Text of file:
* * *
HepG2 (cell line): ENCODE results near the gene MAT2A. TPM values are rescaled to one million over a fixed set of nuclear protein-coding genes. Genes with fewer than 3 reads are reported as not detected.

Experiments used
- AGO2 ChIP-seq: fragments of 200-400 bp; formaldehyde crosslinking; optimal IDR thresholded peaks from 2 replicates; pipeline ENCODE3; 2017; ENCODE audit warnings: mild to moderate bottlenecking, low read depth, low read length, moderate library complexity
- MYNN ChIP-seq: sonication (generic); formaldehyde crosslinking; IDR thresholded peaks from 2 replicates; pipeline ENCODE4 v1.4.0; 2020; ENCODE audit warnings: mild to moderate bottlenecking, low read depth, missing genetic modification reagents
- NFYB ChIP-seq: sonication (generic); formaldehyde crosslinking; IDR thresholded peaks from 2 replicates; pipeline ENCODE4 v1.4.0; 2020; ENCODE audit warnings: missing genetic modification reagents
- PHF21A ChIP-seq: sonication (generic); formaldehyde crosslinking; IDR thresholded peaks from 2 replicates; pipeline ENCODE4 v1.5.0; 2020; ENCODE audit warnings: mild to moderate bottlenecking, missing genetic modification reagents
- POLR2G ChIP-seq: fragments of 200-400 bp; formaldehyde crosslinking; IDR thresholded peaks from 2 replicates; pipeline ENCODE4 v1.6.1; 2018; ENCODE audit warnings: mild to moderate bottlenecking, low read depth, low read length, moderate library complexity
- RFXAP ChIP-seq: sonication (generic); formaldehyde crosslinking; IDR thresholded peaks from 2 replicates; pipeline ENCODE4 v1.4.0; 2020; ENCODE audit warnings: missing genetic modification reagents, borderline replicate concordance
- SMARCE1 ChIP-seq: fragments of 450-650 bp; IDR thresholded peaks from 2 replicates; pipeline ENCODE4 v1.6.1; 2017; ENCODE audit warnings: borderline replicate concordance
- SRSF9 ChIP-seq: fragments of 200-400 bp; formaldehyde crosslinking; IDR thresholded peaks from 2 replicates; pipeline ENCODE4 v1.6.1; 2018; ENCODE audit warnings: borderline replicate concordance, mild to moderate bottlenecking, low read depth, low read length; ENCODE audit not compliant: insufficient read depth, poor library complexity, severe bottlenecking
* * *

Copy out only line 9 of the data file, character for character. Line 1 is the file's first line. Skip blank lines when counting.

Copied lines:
- SMARCE1 ChIP-seq: fragments of 450-650 bp; IDR thresholded peaks from 2 replicates; pipeline ENCODE4 v1.6.1; 2017; ENCODE audit warnings: borderline replicate concordance